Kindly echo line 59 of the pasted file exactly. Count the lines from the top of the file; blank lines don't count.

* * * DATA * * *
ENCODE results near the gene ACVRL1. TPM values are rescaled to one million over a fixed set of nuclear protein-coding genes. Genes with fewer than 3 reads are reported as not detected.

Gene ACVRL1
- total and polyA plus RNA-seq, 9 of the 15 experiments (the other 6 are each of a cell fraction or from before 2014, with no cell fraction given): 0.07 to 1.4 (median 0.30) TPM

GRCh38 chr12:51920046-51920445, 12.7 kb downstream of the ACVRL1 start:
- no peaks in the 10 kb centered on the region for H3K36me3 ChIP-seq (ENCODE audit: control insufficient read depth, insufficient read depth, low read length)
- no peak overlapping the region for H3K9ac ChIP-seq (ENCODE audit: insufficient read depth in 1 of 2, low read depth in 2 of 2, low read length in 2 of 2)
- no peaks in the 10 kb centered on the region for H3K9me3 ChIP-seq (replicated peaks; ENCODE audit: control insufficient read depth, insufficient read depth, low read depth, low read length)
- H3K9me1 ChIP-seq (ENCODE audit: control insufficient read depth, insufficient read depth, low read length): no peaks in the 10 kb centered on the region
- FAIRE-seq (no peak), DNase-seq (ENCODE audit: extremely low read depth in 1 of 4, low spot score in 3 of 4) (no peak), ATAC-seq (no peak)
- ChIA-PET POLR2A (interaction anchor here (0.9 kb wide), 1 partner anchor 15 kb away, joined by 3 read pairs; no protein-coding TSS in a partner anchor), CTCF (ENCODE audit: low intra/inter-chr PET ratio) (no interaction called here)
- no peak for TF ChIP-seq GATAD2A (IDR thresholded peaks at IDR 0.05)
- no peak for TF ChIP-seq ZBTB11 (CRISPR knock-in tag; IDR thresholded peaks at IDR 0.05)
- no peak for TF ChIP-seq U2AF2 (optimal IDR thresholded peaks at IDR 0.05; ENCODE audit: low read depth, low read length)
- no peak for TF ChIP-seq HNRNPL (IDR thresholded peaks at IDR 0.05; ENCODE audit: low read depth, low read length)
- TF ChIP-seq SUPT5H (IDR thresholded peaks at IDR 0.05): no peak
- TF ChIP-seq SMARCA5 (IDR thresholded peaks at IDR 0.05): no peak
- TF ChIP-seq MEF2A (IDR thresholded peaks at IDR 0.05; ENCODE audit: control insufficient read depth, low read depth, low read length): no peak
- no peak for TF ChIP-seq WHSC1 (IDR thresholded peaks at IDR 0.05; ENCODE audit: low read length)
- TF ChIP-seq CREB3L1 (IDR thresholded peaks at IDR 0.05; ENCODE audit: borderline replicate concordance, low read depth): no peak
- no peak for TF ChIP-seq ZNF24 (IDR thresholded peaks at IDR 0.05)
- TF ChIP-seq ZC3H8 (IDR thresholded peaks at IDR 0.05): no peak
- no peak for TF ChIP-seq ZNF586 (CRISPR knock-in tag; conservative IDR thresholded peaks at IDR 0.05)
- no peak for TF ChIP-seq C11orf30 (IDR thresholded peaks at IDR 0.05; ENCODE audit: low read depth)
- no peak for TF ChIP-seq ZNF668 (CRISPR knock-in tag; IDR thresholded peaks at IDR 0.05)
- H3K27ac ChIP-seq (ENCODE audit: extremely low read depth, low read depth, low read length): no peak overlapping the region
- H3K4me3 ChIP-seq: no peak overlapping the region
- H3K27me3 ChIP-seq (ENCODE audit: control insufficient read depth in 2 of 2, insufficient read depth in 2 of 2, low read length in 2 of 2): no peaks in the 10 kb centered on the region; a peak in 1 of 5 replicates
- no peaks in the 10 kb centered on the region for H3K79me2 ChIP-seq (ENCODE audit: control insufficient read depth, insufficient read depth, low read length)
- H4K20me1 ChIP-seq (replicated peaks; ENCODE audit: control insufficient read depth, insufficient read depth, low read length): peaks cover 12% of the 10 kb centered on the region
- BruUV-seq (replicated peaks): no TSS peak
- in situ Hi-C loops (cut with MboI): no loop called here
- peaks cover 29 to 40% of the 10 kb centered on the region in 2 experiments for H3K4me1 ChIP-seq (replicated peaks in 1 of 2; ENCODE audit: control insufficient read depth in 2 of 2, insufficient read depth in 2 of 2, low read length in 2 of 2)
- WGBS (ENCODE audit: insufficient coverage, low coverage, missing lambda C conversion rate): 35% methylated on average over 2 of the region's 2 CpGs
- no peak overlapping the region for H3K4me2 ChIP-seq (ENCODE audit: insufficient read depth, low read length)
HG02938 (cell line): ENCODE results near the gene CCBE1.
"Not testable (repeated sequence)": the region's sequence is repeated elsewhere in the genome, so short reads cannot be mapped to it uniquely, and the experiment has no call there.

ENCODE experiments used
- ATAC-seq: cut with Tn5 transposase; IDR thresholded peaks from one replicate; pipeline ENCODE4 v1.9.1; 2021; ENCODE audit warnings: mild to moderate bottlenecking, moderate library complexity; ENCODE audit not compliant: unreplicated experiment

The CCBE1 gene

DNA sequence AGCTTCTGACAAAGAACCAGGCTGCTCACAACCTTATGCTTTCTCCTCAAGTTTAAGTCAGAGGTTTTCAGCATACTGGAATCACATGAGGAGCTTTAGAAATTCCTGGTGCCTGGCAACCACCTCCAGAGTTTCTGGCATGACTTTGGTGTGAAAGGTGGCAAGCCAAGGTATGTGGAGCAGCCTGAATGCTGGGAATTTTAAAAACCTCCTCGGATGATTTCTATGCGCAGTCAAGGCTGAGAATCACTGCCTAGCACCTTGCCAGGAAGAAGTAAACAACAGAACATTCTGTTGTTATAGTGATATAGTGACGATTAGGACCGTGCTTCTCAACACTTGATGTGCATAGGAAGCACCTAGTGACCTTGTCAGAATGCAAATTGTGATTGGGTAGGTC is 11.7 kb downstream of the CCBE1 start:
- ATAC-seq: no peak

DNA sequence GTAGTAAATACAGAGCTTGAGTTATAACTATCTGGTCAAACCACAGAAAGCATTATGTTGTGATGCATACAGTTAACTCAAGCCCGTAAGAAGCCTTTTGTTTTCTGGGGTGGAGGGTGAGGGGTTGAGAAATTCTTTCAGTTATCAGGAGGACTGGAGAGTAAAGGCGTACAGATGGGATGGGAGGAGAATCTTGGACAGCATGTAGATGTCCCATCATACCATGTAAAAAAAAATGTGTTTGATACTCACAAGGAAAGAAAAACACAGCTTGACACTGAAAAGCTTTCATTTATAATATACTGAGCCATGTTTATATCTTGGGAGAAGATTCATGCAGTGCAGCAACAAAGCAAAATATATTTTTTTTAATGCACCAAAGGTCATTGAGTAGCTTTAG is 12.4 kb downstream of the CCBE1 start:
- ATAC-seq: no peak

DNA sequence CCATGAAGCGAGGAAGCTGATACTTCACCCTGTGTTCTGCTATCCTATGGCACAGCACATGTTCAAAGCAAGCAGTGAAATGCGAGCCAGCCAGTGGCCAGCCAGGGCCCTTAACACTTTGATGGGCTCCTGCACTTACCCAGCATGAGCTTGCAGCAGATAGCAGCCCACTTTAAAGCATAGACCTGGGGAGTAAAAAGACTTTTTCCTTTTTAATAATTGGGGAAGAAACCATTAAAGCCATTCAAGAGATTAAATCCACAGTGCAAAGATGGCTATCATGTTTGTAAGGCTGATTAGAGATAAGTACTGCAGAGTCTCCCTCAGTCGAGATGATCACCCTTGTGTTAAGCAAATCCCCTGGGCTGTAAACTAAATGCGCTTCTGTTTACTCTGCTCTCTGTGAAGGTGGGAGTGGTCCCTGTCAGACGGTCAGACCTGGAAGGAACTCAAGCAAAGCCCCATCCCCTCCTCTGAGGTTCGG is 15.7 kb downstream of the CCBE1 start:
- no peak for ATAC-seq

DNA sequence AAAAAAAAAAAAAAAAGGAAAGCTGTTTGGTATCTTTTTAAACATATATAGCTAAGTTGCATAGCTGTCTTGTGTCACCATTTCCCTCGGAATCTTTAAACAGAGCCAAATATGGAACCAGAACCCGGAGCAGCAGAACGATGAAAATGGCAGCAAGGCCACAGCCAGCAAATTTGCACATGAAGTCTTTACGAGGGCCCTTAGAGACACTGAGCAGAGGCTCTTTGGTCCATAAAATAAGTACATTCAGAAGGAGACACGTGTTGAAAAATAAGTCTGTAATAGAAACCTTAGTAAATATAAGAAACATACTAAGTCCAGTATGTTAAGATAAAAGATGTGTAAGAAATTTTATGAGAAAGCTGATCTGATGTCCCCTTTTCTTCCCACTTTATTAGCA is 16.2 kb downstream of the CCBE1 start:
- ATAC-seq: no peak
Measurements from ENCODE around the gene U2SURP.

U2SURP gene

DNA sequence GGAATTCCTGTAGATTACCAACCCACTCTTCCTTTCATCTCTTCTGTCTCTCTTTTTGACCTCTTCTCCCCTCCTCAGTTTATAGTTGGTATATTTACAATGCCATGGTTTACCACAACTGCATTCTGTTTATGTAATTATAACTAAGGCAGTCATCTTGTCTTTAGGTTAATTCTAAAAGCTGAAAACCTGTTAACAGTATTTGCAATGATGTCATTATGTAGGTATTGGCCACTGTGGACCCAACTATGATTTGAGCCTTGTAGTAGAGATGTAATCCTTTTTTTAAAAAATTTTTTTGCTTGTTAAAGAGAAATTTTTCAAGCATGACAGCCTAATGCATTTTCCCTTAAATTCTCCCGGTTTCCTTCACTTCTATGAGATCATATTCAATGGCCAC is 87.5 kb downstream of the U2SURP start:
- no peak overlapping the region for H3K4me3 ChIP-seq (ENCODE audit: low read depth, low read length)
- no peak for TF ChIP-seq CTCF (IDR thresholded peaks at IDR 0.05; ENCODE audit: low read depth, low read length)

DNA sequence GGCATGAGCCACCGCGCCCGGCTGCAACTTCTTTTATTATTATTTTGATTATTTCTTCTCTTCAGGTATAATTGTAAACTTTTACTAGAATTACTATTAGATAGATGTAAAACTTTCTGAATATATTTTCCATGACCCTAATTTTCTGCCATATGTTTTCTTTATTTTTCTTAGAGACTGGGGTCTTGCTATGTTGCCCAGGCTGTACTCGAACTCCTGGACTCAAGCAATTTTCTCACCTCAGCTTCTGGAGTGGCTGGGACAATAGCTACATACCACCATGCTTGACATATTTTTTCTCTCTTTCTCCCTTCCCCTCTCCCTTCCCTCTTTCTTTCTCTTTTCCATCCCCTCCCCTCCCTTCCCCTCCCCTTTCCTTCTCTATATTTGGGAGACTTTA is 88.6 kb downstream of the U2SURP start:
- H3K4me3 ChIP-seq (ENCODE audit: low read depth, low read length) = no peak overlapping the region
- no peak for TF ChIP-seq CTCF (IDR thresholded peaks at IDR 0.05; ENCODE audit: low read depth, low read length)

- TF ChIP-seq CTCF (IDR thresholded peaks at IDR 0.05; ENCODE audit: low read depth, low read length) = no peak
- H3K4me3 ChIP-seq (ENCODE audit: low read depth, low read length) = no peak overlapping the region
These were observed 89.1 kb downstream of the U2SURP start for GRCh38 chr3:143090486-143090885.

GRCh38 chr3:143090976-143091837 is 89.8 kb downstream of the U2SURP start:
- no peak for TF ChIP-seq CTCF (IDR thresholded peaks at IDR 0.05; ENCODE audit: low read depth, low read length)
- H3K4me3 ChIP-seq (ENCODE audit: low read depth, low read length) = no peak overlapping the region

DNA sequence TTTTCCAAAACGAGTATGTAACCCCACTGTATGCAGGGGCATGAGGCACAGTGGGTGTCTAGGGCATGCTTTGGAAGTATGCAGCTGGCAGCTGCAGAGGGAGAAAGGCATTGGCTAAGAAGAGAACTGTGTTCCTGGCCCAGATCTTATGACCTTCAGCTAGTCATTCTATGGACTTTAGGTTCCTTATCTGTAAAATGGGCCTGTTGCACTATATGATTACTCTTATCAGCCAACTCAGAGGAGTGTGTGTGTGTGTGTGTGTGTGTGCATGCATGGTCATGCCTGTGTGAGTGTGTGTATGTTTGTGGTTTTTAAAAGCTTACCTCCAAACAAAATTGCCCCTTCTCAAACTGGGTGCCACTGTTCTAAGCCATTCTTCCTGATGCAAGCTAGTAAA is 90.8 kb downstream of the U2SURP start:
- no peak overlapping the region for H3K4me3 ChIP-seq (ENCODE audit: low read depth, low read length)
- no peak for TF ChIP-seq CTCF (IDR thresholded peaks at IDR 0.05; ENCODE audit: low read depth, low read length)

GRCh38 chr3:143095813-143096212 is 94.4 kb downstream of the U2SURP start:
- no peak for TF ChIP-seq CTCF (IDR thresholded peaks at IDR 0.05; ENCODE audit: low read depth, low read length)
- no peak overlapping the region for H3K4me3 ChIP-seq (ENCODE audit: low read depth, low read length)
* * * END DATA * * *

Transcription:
GRCh38 chr3:143090976-143091837 is 89.8 kb downstream of the U2SURP start: